Galeano’s anecdote might reassure one with the thought that even a clever fi ve-year-old is capable of artistic resistance. All it takes to circumvent political repression is a bit of wiliness and artistic imagination, the story seems to say. But is that really all it takes? Just exactly how does one build the capacity to resist? During and after Uruguay’s dictatorship, the playwright Carlos Manuel Varela explores a potentially powerful weapon for the subversion of authority: memory. In half a dozen plays written between 1980 and 1986, Varela improvises on the theme of memory, creating a series of theatrical visions that upstage dictatorship by countering the authoritarian regime’s off-stage performances, designed to instill terror and amnesia, with on-stage performances intended to inspire courage and remembrance. Considered in relationship to the political circumstances that shaped them and which they shaped, these plays reveal a strategy for the use of memory that constitutes both an aesthetic and a political achievement. On the one hand, Varela manipulates traditional dramatic forms, such as parody, tragedy, and epic, to sculpt the overwhelming and often contradictory emotions commonly experienced by victims of dictatorship. Within these forms, a theatrical imagery rich in symbol, allusion, metaphor, and allegory poetically compresses a wide range of emotions, including grief, nostalgia,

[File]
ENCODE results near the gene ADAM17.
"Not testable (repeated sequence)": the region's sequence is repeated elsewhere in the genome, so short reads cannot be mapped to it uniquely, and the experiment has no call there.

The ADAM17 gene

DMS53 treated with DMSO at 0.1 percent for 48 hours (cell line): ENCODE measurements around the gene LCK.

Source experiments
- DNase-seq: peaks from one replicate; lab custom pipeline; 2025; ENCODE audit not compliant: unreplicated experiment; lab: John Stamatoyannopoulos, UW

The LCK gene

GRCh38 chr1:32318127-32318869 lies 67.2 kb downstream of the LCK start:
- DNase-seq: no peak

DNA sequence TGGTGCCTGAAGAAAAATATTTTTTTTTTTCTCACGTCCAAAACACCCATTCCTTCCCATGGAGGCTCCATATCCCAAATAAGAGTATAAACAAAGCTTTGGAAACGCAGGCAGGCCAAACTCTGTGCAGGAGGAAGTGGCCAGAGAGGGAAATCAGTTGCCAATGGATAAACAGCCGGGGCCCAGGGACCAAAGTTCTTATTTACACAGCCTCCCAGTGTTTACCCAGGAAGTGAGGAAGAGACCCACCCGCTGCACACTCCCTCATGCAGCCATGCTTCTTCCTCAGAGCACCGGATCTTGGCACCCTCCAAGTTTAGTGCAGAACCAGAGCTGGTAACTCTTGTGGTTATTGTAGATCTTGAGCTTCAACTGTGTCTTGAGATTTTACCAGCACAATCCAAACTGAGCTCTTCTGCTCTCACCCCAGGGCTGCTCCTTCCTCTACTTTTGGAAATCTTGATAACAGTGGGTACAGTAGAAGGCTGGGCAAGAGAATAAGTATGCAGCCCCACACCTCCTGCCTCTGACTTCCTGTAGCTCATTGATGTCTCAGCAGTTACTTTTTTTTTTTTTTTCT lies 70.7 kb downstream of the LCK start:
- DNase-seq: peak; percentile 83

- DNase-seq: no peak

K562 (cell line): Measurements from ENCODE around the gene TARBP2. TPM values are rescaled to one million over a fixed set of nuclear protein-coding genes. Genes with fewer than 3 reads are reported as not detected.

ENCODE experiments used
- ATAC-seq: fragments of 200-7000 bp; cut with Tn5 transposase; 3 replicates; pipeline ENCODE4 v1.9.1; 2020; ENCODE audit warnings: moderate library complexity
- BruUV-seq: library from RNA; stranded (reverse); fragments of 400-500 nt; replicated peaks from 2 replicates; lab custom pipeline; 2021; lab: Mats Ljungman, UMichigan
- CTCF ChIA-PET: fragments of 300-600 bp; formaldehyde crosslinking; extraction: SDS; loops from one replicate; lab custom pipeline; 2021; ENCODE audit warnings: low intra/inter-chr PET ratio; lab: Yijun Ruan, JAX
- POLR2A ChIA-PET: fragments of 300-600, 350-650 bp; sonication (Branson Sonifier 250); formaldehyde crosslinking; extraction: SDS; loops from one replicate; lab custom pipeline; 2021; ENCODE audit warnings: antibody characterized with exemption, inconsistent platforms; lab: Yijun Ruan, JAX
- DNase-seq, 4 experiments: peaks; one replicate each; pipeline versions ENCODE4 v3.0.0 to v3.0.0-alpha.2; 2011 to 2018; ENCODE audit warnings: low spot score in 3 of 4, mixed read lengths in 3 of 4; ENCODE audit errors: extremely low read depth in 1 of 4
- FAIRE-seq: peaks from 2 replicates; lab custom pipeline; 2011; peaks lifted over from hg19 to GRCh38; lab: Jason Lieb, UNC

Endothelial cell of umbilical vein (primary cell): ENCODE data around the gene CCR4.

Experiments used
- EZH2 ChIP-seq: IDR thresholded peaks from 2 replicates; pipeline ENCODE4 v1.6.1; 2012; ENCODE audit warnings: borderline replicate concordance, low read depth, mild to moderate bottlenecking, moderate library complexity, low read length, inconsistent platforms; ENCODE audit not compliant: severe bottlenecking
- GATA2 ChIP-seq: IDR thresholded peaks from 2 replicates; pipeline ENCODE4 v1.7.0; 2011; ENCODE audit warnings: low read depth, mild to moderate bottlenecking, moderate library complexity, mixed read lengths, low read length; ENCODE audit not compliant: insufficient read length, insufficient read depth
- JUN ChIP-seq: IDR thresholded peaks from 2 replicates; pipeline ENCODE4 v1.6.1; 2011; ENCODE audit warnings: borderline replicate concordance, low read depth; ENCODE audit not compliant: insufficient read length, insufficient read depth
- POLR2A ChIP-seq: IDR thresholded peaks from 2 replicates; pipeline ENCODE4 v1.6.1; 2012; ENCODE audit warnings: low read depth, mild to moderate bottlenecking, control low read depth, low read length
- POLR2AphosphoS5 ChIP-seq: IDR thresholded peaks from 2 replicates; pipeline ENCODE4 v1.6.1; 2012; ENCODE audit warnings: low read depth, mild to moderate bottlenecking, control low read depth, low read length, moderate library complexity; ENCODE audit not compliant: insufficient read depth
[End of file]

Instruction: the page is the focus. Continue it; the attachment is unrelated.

terror, rage, yearning for safety, desire for escape. On the other hand, the same poetic tropes sometimes also code his language and disguise a dangerous political struggle to create an alternative worldview. Besides fi ghting the totalitarian tendency toward collective amnesia, Varela’s theater implicitly invites spectators to join in that fi ght, and reminds them that such an effort is an ethical imperative, what Paul Ricoeur calls “the duty to remember.”1 Varela’s aesthetic choices, I argue, encourage an ethical use of memory, ethical in that it avoids the pitfalls of distortion and nostalgia, building instead a dialectical relationship between individual and collective consciousness in order to create a stronger sense of community among dissident spectators.2